Tag Archives: knowledge

Subjective vs. objective belief

I shared a funny Onion article I found on Facebook some months ago. The article describes a fictional boy returning home after receiving his undergraduate philosophy degree. The boy remarks to his father that: “There is no rational justification for belief!” Today, this has gotten me thinking about a more subjective view of belief versus the one I engaged with as an undergrad in philosophy. In the latter, knowledge is equated with justified true belief (in mathematical form–K=JTB).

Certainly, K=JTB is the preferred formula for scientific belief. Empirical science relies on the shared sensory perception of data, and established analytic procedures to run it through. K=JTB seems a useful philosophical companion to this hypothetico-deductive approach to reaching knowledge*.

K=JTB clearly shows that–in order to attain knowledge–belief should be (rationally) justified. But it occurred to me that there are certain kinds of belief of the more subjective kind that cannot be plugged into K=JTB, yet are nonetheless indispensable. I am thinking particularly of religious knowledge, or more appropriately conviction. Intuitive knowing of this kind might seem risky at the outset, yet we are always operating under a certain degree of uncertainty. Conviction is what pushes us through such moments to make a decision and be open to its consequences.

And while experience might not be empirically falsifiable (though it can be dismissed), it may still be shared meaningfully between participants. Such individuals can trust their experience and share interpretations of it with the involved other; these interpretations can meld into a common understanding of what has taken place. Experience seems to demand subjective belief if we are to view the former as inherently meaningful.

*Of course, data science has its own hierarchy of knowledge, where data becomes information which becomes knowledge. Belief’s role is unclear here.

Is faith a kind of knowledge?

Pure faith has to be a special kind of knowledge. Faith must be blind: to be respected, it ought not to be challenged.

Faith is conviction in what can only be felt intuitively. As such, it cannot be scientific; it need not be checked against externality.

Faith in the ultimate is irrational. It may be a kind of knowing rather than knowledge–it cannot be denied, once had. To attempt such would be to reject God’s gift to us.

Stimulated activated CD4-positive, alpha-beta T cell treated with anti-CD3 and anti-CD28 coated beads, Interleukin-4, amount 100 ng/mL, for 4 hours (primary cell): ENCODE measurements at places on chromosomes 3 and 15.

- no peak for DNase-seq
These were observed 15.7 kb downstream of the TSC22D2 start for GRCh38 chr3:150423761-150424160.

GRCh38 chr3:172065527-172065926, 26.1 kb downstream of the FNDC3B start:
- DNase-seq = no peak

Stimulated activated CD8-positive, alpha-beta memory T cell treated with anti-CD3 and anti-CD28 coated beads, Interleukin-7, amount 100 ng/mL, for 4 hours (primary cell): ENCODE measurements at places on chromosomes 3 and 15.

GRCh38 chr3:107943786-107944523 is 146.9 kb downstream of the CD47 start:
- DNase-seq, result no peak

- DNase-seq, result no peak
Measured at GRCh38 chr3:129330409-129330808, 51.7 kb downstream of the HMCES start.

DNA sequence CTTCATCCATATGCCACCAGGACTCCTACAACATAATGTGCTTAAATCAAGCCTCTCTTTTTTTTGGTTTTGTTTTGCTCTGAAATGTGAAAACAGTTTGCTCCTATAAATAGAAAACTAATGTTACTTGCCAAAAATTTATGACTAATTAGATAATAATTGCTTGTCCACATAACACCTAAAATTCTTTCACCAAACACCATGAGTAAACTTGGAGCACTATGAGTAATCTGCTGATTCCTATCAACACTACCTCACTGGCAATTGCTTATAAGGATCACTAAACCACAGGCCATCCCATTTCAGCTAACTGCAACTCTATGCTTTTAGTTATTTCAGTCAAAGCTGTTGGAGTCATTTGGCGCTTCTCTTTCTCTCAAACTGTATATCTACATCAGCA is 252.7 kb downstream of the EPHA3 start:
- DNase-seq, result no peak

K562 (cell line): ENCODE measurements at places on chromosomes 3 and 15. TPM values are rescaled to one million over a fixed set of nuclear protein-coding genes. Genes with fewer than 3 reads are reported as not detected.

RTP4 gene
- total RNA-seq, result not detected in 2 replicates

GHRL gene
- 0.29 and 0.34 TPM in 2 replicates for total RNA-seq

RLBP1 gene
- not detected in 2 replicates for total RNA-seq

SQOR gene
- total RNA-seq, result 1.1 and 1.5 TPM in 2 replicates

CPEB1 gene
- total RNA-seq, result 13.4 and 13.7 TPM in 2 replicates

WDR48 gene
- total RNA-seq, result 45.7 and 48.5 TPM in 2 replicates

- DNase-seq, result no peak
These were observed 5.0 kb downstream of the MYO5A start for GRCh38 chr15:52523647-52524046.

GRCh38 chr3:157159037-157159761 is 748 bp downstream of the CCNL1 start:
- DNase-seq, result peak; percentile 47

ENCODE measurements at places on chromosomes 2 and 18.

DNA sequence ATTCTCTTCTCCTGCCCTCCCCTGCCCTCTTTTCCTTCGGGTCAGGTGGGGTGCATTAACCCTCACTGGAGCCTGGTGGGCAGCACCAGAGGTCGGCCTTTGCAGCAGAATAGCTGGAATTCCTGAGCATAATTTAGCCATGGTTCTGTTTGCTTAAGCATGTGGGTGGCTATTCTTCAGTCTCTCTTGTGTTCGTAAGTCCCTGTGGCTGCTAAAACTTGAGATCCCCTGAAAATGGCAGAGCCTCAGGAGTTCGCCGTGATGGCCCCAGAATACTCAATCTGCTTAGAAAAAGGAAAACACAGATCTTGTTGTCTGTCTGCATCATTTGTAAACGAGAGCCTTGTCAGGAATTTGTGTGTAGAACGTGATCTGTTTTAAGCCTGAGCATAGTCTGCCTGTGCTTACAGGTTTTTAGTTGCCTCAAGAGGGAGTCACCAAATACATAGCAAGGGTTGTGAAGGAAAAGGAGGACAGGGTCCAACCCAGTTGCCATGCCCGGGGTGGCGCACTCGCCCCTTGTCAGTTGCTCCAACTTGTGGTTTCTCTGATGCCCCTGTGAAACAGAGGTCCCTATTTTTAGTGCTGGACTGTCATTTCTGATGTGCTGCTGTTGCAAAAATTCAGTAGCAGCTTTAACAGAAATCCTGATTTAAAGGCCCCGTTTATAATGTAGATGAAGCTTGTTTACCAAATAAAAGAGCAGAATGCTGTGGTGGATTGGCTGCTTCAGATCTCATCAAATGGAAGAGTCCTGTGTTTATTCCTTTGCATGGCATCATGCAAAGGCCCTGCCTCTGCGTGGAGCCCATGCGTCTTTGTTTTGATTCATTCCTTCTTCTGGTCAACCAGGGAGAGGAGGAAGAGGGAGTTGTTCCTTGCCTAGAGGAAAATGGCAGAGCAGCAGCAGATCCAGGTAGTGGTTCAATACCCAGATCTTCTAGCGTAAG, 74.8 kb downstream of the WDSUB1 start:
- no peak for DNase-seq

Faith is the absolute episteme. It can be placed in anything, and is holy as such. The holy person cannot break something so sacred!

Knowledge of faith is only afforded by genuine wisdom.

Power, knowledge, meaning

How are these three concepts related?

Many of us have heard the adage: “With great power, comes great responsibility.” (Thanks, Uncle Ben!)

Adding to the adage above, knowledge is often equated with power–knowledge is power.

If knowledge is power, and with great power comes great responsibility…well, maybe great knowledge is required for great power.

We can achieve great knowledge, thereby attaining great power (and so, great responsibility). How does meaning fit in?

For psychologist Jordan Peterson, meaning derives from the responsible life. If we achieve great responsibility from the above chain, we should expect great meaning!

Insight and wisdom

In yesterday’s post, I discussed wisdom’s relation to curiosity and knowledge. How does insight factor in?

Psychologically, insight is the process and outcome of crystallized, meaningful realization.

With no insight, could we have wisdom?

Let’s adopt the data scientific view of wisdom following from knowledge, where knowledge is meaningful information. Here, we have stumbled upon meaning!

Meaning is part-and-parcel of both knowledge and insight. Specifically: an insight occurs to me after exhausting my efforts trying to solve a problem. Insight presents itself as an answer worth testing at the least; at the most, it bolsters my resolve with conviction and energy.

Insight is achieved after information has been placed in its proper, solution-focused context. After ensuring that it is genuine (because the insight works for our specific purpose), we may say that it has given us knowledge.

Given the above, we know that insight is a necessary step toward attaining wisdom. Logically–therefore–clarifying the distinction between insight-driven knowledge and wisdom becomes the next, salient task.